CYMBALISTIC: Making videos of the new cymbals— I think you guys are going to flip for them. There are the three new Extra Special Janavars, one with a heavy patina; 18/20/22" Special Janavars with a heavy patina, two 20" A-type Holy Grail rides, more! 

UPDATE: Videos are up! Go check them out and let me know if you want me to hold anything for you.  

Here's the 22" Special Janavar “Belinda”:

And the 20" EXTRA Special Janavar “Spock”:

Listening: Delfeayo's Dilemma

Responding to a forum question, referencing Delfeayo's Dilemma, a Wynton Marsalis tune, as recorded by Kenny Garrett on his record Triology, with Blade on drums.

How does one even beginning practicing playing time the way someone like Brian Blade does? There are some modern jazz drummers such as Brian Blade who almost never sound like they’re playing a groove or pattern. They’re constantly reacting to what’s happening around them.

So let's listen to that a bunch of times, and talk about it. 

First, what Brian Blade is doing is not primarily reacting, he's proactively playing the form. The main thing is the form. You and Brian Blade both have the same job playing this tune: keep up and play the form. That's what all the drum stuff is in aid of. 

In fact that's all let's talk about— the question is not how do I play that drum stuff, it's how do I have the same job as him. Once you know what your job is, you can play whatever you want— know the vibe you're after, and try to make it with whatever playing resources you have available.  

Here's a chart, which I found on some sleazebag pdf site. The first few listens through make sure you can follow the chart, and hear harmonic movement in the bass— look at the chords on the page, and listen to the changes in color from the bass. Count out loud if you have to.  

It goes down exactly like the chart— they play from the top of the page, take the first ending, play from the top of the page again, take the second ending, play the solo form however many times they play it, go back to the top of the chart, play to the coda sign, take the coda, and you're done. 

The form is 6 + 6  |  4 + 4  |  3 + 1 bar 3/4 + 4 (or 2 the second time, head only)We could call that ABC—  12 bars + 8 bars + 8* bars. 

* - Don't screw up the 3/4 bar!

And no, there is no good bloody reason to have the 3/4 bar— it has zero effect, it's just there to trap and punish people. Typical Marsalis BS. 

When you can keep up with the form, listen to the solo choruses. Here's the solo form helpfully color coded to make it easy to correspond what you hear Blade playing with where it falls in the phrase. Listen many times while following this, and notice where the activity is happening. Where do the big cymbal accents happen? Where do the big fills or big comping statements happen? Where do the big dynamic/density changes happen? How contained is he within the phrases?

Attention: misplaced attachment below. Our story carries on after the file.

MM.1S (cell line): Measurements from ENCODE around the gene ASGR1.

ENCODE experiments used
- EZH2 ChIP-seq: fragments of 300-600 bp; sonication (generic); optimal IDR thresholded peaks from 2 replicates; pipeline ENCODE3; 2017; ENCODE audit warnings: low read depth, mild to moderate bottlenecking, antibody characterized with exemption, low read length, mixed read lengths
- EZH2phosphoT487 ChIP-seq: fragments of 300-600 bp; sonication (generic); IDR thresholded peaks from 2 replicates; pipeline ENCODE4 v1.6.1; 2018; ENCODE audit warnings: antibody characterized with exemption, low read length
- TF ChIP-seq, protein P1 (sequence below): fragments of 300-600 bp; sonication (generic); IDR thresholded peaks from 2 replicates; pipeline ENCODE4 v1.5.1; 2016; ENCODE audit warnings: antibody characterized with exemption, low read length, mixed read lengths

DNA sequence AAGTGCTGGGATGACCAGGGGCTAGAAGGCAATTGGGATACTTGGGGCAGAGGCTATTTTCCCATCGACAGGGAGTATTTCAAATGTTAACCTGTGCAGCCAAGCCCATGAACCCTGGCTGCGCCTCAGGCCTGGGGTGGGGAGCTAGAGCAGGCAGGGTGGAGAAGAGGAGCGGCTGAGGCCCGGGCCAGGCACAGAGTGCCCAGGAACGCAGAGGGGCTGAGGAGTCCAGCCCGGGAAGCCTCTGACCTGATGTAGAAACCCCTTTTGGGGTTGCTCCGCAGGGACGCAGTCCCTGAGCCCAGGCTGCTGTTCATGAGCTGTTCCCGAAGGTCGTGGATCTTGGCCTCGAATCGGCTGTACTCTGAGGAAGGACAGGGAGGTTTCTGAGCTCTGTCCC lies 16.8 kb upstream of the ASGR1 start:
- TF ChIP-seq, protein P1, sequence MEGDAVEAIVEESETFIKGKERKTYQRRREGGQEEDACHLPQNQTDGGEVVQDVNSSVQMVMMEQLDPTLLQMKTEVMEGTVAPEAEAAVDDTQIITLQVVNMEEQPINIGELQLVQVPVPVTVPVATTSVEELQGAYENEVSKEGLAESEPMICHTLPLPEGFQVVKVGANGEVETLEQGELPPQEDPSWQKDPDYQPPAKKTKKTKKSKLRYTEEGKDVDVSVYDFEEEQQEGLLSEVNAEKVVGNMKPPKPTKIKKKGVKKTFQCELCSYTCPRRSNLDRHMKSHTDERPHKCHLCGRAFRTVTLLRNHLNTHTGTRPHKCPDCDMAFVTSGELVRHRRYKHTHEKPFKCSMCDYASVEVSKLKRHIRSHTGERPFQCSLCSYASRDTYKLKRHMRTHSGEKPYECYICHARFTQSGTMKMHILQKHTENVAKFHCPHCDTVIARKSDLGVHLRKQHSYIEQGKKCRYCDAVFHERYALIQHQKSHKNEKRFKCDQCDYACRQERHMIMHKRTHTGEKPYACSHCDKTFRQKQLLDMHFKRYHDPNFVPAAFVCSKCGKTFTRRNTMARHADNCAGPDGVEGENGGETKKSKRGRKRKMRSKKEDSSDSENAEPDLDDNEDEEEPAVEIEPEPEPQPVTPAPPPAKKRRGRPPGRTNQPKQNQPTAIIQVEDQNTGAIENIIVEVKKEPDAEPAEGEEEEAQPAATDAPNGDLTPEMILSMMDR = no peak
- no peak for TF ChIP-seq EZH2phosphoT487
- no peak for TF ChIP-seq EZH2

This video has a transcription of Garrett's playing— you can follow along to hear how Blade's playing interacts with it, but don't hang too much on the interaction aspect. The form is what's important. 

So yeah, I suggest listening about 20 times. The solo begins at 0:47.

Sunday, November 06, 2022

Counting system overhaul - 01

This guy gets it.
Severely long two-part nerd item alert— the following post is an embarrassing mess that will be perhaps useful/entertaining for music teachers and others who think about this stuff all day every day. All others proceed with caution. 

Last year I was taken to task online by another drum teacher, for my late innovations in counting rhythm— I was told my ways are convoluted, inconsistent, confusing. “We have a working system in place, if it ain't broke don't fix it and we don't need to count things we can't already count anyway, and by what authority...”, etc etc. 

So let's look at the current excellent extremely consistent and non-confusing ain't-broke methods for counting rhythm, with some kind of official acceptance somewhere, and I'll say everything I think is wrong with them. Next post I'll round up the way I'm doing it, which I've already written about piecemeal.

8th notes:

Problems: fine

8th note triplets: 1 trip let 2 trip let1&a 2&a, 1 la li 2 la li

Problems: I prefer 1&a. Yes, the syllables duplicate a common 8th and two 16ths rhythm. We remedy that by teaching people the difference between the two. 

1 trip let
is ungainly to speak— too many consonant clusters from syllable to syllable. And, frankly, I'm not a child, I don't need to say the name of the rhythm I'm counting. And by baking the word triplet into it, we've made it useless for counting a common equivalent rhythm: compound 8th notes.